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TRENTON --Acting Attorney General John J. Hoffman and Department of Environmental Protection (DEP) Commissioner Bob Martin announced today that a Superior Court judge has approved two settlements in the Passaic River litigation that will provide the State with $165.4 million, and permit the DEP to immediately proceed with its substantial legal claims against principal defendant Occidental Chemical Corporation (OCC). Occidental is accused of intentionally dumping dioxin and other chemical waste into the Passaic River for decades.

Under the first settlement approved by the court, a total of $130 million will be paid to the State by several non-discharging defendants including Spanish oil company Repsol, S.A., and Argentina-based energy conglomerate YPF, S.A., YPF Holdings, Inc. and YPF Interntional. Also party to the settlement are CLH Holdings, Inc., Maxus Energy Corporation, Maxus International Energy Company and Tierra Solutions, Inc. Under terms of the agreement approved by Judge Sebastian P. Lombardi, the settling defendants' total exposure to all claims for Passaic River cleanup and removal costs and damages could go as high as $530 million, subject to certain conditions and exceptions related to resolution of the suit against Occidental.

In the second settlement approved by Judge Lombardi, 261 third-party defendants -- including 70 municipalities and other public entities -- will collectively pay the State a total of $35.4 million. The State did not sue the third-party defendants. Those parties were brought into the case by two of the settling defendants - Maxus and Tierra.

In suing the third-party defendants, Maxus and Tierra argued that pollution of the Passaic River started more than two centuries ago, and that many public and private parties also contributed to its current condition.

Acting Attorney General Hoffman hailed the two settlements, which were approved by the court yesterday, as a vital step forward in the State's effort to ensure that polluters pay all costs associated with the Passaic River cleanup, and that New Jersey residents are compensated for damages caused by the pollution.

"These are important settlements for the people of New Jersey and for our environment," said Acting Attorney General Hoffman. "The residents of New Jersey should not be forced to bear the cost of cleaning up the Passaic River - a precious natural resource damaged by industrial polluters. In this case and every other case involving polluters who have violated the State's environmental laws -- regardless of how or when - it is our commitment to ensure that those responsible for the contamination are held accountable."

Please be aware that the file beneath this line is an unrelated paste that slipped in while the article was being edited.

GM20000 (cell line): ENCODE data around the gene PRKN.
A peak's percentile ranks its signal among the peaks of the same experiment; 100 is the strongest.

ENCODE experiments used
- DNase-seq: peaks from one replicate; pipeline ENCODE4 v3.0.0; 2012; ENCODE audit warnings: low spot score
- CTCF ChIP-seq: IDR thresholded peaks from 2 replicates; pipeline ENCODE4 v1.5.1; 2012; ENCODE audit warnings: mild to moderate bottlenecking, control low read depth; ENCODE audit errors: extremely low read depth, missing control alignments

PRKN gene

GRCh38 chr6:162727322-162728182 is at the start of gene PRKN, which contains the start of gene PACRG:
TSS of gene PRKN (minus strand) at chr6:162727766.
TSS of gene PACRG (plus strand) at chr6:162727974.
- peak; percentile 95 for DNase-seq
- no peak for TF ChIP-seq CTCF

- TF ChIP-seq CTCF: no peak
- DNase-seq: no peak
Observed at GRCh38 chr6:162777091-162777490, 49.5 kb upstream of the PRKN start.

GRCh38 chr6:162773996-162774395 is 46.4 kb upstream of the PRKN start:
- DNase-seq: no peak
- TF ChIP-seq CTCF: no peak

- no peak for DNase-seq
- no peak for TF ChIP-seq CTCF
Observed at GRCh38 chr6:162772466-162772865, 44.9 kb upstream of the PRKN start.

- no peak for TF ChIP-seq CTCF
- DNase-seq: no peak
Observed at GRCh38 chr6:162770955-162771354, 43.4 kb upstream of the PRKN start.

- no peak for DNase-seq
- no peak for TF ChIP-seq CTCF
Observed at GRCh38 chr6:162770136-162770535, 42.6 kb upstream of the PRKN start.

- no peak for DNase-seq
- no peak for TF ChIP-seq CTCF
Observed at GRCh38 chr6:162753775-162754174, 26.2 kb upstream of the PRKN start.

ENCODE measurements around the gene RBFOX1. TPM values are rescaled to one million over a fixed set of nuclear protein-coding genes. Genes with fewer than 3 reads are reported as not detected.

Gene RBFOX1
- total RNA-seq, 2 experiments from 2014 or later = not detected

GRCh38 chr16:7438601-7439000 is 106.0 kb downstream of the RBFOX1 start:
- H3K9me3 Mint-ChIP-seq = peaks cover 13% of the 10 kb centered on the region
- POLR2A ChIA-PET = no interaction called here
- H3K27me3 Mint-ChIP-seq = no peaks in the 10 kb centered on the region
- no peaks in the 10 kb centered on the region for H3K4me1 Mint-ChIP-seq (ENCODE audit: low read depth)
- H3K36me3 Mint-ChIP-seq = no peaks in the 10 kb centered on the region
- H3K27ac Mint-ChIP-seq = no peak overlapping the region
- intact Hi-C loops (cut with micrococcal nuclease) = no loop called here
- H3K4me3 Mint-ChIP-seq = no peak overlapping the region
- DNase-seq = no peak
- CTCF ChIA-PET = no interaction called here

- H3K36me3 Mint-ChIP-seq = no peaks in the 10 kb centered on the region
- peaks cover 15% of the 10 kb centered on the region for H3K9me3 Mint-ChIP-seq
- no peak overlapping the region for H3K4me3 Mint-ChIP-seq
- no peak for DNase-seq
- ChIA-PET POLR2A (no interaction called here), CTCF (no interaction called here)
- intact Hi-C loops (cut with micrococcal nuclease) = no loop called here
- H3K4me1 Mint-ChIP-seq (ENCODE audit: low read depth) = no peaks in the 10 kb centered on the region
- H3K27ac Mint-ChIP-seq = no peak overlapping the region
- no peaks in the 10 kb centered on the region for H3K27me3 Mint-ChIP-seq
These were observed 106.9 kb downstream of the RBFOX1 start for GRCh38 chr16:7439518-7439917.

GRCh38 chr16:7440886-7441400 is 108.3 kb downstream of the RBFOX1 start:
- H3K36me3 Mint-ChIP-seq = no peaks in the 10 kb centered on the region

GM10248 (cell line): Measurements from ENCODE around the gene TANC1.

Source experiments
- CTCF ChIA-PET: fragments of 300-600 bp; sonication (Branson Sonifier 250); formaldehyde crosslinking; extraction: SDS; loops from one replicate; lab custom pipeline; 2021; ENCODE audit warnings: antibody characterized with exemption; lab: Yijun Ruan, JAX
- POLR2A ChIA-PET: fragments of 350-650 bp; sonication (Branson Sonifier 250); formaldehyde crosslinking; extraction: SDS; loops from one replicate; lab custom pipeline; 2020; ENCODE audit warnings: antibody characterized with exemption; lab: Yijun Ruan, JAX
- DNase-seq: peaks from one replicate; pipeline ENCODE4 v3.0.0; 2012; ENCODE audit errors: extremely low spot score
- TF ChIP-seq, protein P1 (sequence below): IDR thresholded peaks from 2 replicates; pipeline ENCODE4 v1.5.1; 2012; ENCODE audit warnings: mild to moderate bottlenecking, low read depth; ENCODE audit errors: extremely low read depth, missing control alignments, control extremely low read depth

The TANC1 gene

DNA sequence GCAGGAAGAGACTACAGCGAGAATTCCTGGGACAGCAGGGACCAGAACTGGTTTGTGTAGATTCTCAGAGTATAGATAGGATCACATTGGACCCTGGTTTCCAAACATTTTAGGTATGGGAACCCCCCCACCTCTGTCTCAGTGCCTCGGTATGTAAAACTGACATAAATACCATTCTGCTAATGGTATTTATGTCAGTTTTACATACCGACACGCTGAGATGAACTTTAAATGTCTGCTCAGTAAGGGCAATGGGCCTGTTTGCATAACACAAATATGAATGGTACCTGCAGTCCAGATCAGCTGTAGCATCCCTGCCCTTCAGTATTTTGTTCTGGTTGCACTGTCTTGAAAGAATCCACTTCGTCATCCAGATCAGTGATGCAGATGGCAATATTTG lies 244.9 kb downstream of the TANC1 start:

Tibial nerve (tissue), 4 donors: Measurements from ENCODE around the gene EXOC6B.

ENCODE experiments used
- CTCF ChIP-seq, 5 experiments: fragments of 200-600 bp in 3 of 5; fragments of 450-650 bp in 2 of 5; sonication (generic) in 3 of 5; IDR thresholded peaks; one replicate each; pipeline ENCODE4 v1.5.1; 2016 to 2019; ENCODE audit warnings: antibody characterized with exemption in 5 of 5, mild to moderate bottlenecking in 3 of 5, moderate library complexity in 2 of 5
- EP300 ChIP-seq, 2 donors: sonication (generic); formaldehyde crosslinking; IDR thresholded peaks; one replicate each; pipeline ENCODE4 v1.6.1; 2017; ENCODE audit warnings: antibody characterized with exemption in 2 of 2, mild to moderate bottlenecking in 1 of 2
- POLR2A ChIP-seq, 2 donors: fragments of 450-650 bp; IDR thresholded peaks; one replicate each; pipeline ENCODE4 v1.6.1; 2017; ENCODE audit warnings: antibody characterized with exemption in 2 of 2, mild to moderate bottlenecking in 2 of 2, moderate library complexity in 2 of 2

"The cleanup of the lower Passaic River is extremely important to the health and safety of people who live and work along the river, and is one of our top environmental priorities," Commissioner Martin said. "The parties responsible for the pollution should be accountable for the expense of the remediation. We have stood firm in that commitment, and we are pleased with the court's approval of these settlements."

Going forward, Acting Attorney General Hoffman explained, the State intends to pursue its claims against the one remaining non-settling principal defendant, Occidental Chemical Corporation, for future clean-up and removal costs related to contamination of the Passaic River. The State also will pursue Occidental for damages resulting from the intentional discharge of Agent Orange, dioxins and other hazardous substances by the former Diamond Shamrock plant. These costs and damages are separate from, and in addition to, the $165.4 Million the State will receive from today's settlements.

The Passaic River Litigation was launched by the State eight years ago against Occidental Chemical Corporation and other companies associated with the former Diamond Shamrock Chemicals Company plant in Newark.

Diamond Shamrock manufactured pesticides and herbicides from the 1940s through the 1960s, including the infamous defoliating chemical Agent Orange during the Vietnam War. Over a period of many years, the Diamond Shamrock plant discharged the known carcinogen dioxin, as well as other hazardous substances, into the Passaic River.

In 2012, Judge Lombardi entered a judgment against Occidental Chemical Corporation, holding it liable for all of the State's clean-up and removal costs because Occidental is the legal successor to Diamond Shamrock. In previous litigation, New Jersey's Appellate Division determined that Diamond Shamrock intentionally dumped hazardous pollutants into the Passaic River for decades. Judge Lombardi, with the assistance of Special Master retired judge Marina Corodemus, has been overseeing the litigation for several years.

The federal Environmental Protection Agency is currently finalizing a detailed plan for cleanup of the lower eight miles of the Passaic River, which is expected to be released in early 2014.

The State is represented in the Passaic River litigation by Deputy Attorney General John F. Dickinson of the Division of Law, Special Counsel Jackson Gilmour and Dobbs, PC of Houston, Texas, and Special Counsel Gordon and Gordon, of Springfield, New Jersey.

The DEP reminds residents that harvesting blue claw crabs from the waters of the lower river and Newark Bay is prohibited because of the contamination. The DEP continues to engage in coordinated multi-language education efforts reinforcing the ban with the help of community groups and municipalities in the lower Passaic River and Newark Bay region.

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